Please try to retrieve and read the actual paper before simply dismissing it as propaganda. This is propaganda.
  11. fiveleggedrat
    Swim says we need to carry out our own studies.

    Everything this study has "concluded" is completely against common burnout pothead logic, not to mention someone educated on drugs, like the Swimers in this pool.
  12. Rhin
    SWIM thinks if this stuff can make it 18X more likely to gain psychosis this means he needs some of this skunk because he want's something that strong!
  13. doggy_hat
    For a scientific study, they're using some pretty loose terminology. Skunk is a slang term, it can be used to refer to alot of different strains of weed. And hash can come in a variety of different potencies. They also forgot to mention the fact that cannabis is very unlikely to cause psychotic symptoms in someone who has no predisposition to mental illness. Not to mention crazy people tend to have more addictive personalities. Some studies have concluded that somewhere around 85-95 percent of Schizophrenics are cigarette smokers. Which is about 3 times the average for the whole population. So people that are psychotic, or predisposed to being psychotic are probably going to be more likely to seek more potent drugs.
  14. Panthers007
    Plus psychotic people tend to be on powerful psychotropic medication at the time any such studies are conducted. Sounds to me like the "LSD Breaks Chromosomes!" story - where they left out a "minor detail" such as the chromosomes were boiled for 6 hours in a solution of sodium hydroxide (Lye, drain-cleaner). Or the "MDMA Causes Brain-Damage!" one where they "accidentally" used methamphetamine in place of MDMA.
  15. Paracelsus
    Panthers: it was mentioned that the recorded cases were "first episode psychosis." So no diagnosis of mental illness or antipsychotics.

    I'm curious about when and where the actual paper will be published (as this apparently was just a talk at a meeting of the Royal College of Psychiatrists.
  16. stoneinfocus
    You're put immediately on "anti" -psychotics, that's their job.that left aside, you can get deported as easily as snapping your finger, when your enemies call the police on you and witness. Of course, you're "psychotic" when/whilst being robbed.(thug experiment:"the only way to get out was admitting to everything and claiming to make aprogress")

    Plus, grass is a lot more psychedelic, I'd be careful about an panic attack on grass, defining it as a psychotic episode.Million ways to manipulate, just by exaggerating "normal" symptoms and making panicing users expect the worst to come, from all sides. Of course propaganda hasn't changed during the decades. ;-)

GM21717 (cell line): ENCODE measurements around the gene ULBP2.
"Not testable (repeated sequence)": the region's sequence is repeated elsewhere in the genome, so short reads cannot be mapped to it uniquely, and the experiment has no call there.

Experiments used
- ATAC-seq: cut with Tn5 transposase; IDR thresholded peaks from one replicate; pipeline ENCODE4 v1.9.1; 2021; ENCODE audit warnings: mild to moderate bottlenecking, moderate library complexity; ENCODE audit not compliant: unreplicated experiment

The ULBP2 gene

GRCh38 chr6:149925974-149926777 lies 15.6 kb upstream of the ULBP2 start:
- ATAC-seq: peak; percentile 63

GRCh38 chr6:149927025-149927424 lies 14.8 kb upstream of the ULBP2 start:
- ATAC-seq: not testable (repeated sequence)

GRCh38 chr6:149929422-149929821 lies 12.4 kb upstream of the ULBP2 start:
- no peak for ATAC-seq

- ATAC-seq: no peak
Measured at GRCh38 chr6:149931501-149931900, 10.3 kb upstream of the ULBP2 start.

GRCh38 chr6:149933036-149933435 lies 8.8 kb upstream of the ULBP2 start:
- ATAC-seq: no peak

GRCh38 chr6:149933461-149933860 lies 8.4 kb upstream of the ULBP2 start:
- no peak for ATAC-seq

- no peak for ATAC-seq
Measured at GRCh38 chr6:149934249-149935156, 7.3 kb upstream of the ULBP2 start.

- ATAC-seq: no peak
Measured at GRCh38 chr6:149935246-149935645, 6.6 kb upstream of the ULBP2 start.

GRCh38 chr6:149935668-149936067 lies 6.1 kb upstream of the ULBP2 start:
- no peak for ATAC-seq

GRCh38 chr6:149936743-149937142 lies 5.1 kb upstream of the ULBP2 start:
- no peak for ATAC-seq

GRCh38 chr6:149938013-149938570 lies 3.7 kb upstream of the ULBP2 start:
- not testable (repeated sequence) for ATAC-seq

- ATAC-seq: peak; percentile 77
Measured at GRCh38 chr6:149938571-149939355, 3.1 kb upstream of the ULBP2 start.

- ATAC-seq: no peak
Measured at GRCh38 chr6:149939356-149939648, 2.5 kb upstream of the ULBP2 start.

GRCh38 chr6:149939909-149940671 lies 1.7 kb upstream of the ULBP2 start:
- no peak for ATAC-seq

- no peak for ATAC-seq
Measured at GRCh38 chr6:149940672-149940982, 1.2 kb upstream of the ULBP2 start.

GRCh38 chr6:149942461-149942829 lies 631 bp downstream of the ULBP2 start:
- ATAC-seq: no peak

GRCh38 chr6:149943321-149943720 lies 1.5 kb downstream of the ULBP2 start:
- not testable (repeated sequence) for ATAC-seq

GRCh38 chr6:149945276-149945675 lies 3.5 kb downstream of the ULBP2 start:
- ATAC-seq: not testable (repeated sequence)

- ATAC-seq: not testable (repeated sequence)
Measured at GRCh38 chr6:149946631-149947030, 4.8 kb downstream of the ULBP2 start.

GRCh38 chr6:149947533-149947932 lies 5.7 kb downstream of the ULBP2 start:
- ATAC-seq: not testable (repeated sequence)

17. enquirewithin
    Medical News is not exactly an academic, scientific publication. The choice of headline is quite sensational. There is a great deal left out. What is a 'psychotic episode' here anyway? Being stoned? The other problem I have with all this skunk research is that the THC content is not really very high. Hashish in Asia appears to be stronger and has been being smoked for a very long time. That's not to say that smoking cannabis all day is a very good idea for most people.

    The headline made it sound as if the skunk caused the 'psychotic episode.' It's deliberately misleading. Propaganda can be subtle or or very obvious. The current government is going against advice and reclassifying cannabis becuase this goes down well with 'middle England', for political reasons Researchers will tend to get grants if they produce results which are currently acceptable to those who give grants for research. Science is not free from politics, although it should be. Remember Ricault and MDMA?

    I found this abstract from Forti, a different E. London study

    You could write an article based on this called, "Cannabis Smoking Makes You Clever!"

    Click here for a 2nd International Cannabis and Mental Health Conference PDF.
  18. Expat98
    You have two groups of cannabis smokers. The people in one group had exhibited a first episode of psychosis. The people in the second group had not. The study found that the people in the first group who had suffered psychotic episodes were 18 times more likely to have smoked highly potent cannabis than the people in the second group, who primarily smoked less potent forms of cannabis.